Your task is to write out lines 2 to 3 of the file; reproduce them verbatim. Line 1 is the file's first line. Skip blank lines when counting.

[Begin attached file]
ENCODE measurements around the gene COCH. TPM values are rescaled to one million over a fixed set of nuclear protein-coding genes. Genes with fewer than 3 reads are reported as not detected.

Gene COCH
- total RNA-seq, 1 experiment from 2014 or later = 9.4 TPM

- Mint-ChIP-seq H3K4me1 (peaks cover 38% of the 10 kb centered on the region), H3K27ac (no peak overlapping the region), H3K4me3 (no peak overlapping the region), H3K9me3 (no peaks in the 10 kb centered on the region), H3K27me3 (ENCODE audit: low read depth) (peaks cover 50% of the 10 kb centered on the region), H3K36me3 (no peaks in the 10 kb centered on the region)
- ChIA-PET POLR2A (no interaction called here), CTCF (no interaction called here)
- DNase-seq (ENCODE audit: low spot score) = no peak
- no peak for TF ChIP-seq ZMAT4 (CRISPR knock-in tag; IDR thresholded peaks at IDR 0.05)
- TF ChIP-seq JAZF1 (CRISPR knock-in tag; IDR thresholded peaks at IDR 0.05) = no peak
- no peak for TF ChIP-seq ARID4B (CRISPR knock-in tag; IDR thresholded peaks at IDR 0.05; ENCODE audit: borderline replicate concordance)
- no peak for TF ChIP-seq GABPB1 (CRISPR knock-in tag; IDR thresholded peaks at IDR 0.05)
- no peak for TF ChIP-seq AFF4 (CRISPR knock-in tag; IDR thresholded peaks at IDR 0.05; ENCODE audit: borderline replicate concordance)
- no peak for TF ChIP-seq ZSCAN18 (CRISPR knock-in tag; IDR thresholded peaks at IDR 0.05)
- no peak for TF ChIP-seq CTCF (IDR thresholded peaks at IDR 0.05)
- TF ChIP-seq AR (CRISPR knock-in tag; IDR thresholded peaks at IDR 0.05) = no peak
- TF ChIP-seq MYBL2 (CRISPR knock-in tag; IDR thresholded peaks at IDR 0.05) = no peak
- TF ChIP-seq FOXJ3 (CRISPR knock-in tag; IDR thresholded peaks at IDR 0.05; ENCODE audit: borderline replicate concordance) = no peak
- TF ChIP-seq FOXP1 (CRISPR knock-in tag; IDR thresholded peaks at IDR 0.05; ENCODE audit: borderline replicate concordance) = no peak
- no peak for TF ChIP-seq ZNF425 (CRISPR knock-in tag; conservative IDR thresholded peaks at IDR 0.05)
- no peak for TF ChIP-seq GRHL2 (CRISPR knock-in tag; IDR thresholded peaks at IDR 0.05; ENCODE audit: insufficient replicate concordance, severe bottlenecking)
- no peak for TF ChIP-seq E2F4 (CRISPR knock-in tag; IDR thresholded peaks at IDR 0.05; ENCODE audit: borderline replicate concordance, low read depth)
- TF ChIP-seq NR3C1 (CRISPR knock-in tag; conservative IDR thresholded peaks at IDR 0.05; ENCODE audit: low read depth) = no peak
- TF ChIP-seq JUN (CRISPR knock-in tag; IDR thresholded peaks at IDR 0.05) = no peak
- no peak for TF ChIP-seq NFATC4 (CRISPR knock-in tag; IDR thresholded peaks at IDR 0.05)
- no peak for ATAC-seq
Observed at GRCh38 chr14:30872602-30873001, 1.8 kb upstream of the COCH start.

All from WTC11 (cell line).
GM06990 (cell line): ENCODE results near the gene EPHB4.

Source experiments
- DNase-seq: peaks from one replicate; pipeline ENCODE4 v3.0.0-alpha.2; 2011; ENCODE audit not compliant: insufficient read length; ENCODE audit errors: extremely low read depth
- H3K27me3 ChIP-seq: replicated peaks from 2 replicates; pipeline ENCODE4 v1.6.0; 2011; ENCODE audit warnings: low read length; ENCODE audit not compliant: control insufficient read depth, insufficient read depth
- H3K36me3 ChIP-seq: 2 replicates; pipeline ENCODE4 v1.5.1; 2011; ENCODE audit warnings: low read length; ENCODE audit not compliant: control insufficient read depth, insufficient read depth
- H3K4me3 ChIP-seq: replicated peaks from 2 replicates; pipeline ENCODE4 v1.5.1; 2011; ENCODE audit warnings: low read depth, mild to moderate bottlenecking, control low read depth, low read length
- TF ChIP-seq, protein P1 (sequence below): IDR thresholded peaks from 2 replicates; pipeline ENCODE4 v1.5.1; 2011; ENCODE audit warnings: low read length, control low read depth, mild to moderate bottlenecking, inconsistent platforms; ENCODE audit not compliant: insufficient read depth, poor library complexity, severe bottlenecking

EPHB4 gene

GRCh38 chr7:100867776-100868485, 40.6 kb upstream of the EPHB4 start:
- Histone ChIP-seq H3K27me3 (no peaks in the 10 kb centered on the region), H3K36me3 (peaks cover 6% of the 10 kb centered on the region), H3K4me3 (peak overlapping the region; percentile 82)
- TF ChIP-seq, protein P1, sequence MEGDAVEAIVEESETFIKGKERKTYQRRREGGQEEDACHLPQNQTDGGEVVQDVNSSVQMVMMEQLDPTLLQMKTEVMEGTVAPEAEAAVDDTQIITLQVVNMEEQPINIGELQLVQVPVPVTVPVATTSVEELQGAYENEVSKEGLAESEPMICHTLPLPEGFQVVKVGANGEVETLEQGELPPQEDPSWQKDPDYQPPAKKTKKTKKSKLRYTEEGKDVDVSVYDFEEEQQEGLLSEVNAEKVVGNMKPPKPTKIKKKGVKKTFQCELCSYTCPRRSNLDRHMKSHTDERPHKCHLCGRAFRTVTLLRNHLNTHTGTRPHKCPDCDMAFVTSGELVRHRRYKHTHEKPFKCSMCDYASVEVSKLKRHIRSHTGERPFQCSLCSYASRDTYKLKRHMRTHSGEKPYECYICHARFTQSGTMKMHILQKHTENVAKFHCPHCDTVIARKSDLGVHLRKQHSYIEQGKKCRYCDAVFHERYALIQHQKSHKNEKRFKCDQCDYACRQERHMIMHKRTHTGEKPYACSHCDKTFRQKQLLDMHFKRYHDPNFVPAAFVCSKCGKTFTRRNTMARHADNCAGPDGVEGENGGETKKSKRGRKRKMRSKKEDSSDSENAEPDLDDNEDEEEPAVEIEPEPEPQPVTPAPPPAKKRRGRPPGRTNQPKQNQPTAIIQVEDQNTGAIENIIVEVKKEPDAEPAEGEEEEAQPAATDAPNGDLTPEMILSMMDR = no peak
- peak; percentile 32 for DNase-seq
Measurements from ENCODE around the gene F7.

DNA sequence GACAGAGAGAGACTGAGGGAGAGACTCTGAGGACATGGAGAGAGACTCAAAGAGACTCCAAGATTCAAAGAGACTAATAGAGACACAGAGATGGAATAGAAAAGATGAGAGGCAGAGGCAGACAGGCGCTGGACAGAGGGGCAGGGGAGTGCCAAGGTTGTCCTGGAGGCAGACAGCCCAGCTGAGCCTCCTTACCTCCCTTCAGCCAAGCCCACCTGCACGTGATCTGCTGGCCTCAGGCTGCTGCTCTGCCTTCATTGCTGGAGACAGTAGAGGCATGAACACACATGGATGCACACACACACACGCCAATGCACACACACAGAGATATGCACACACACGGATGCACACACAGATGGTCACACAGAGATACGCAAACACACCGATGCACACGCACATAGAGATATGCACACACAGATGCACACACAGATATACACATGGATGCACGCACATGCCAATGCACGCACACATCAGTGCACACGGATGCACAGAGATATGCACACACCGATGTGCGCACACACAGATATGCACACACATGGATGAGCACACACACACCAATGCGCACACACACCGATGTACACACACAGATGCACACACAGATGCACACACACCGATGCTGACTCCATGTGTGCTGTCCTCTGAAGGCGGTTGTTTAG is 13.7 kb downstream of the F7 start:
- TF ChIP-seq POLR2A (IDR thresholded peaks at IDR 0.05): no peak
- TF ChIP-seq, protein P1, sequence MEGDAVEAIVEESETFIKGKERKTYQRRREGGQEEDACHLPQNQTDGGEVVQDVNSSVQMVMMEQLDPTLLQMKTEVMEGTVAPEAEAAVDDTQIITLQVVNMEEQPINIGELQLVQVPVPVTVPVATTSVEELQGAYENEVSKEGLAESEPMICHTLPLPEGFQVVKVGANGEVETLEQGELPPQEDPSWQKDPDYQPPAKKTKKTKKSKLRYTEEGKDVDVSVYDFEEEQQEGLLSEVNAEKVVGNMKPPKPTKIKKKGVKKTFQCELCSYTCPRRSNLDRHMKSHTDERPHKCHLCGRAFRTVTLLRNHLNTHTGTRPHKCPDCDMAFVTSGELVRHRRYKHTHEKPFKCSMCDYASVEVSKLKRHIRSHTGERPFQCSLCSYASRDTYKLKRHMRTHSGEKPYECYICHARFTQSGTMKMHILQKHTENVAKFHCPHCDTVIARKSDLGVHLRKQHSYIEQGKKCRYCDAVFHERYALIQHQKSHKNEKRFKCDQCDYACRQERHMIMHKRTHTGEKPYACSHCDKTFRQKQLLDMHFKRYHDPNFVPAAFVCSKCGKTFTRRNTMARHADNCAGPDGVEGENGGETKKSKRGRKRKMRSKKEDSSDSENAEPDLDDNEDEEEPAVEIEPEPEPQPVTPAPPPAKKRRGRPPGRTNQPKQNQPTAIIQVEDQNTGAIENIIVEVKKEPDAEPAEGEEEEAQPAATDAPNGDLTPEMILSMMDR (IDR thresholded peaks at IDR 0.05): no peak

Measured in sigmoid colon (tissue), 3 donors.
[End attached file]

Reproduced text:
Gene COCH
- total RNA-seq, 1 experiment from 2014 or later = 9.4 TPM